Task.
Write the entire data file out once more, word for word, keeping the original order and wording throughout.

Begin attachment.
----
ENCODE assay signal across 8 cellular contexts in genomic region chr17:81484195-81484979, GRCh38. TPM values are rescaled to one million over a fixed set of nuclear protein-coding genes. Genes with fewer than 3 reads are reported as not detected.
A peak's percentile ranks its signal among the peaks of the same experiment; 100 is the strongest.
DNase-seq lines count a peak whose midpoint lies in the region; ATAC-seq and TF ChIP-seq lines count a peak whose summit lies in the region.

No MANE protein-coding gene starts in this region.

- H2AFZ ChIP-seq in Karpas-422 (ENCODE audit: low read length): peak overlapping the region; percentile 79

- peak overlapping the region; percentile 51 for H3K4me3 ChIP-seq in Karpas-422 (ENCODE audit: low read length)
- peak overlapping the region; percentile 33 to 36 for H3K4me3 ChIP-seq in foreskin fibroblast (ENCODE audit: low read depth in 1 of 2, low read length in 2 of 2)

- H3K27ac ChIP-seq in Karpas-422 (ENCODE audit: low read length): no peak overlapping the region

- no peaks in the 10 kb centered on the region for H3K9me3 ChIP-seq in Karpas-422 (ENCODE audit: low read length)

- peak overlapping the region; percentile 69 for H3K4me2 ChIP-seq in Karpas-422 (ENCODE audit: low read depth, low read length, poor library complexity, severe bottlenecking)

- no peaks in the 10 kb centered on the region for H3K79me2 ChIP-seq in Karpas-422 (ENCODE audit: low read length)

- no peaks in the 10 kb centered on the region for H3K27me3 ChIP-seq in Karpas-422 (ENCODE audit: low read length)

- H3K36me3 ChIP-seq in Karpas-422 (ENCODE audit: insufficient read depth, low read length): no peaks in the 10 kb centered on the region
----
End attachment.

ENCODE assay signal across 8 cellular contexts in genomic region chr17:81484195-81484979, GRCh38. TPM values are rescaled to one million over a fixed set of nuclear protein-coding genes. Genes with fewer than 3 reads are reported as not detected.
A peak's percentile ranks its signal among the peaks of the same experiment; 100 is the strongest.
DNase-seq lines count a peak whose midpoint lies in the region; ATAC-seq and TF ChIP-seq lines count a peak whose summit lies in the region.

No MANE protein-coding gene starts in this region.

- H2AFZ ChIP-seq in Karpas-422 (ENCODE audit: low read length): peak overlapping the region; percentile 79

- peak overlapping the region; percentile 51 for H3K4me3 ChIP-seq in Karpas-422 (ENCODE audit: low read length)
- peak overlapping the region; percentile 33 to 36 for H3K4me3 ChIP-seq in foreskin fibroblast (ENCODE audit: low read depth in 1 of 2, low read length in 2 of 2)

- H3K27ac ChIP-seq in Karpas-422 (ENCODE audit: low read length): no peak overlapping the region

- no peaks in the 10 kb centered on the region for H3K9me3 ChIP-seq in Karpas-422 (ENCODE audit: low read length)

- peak overlapping the region; percentile 69 for H3K4me2 ChIP-seq in Karpas-422 (ENCODE audit: low read depth, low read length, poor library complexity, severe bottlenecking)

- no peaks in the 10 kb centered on the region for H3K79me2 ChIP-seq in Karpas-422 (ENCODE audit: low read length)

- no peaks in the 10 kb centered on the region for H3K27me3 ChIP-seq in Karpas-422 (ENCODE audit: low read length)

- H3K36me3 ChIP-seq in Karpas-422 (ENCODE audit: insufficient read depth, low read length): no peaks in the 10 kb centered on the region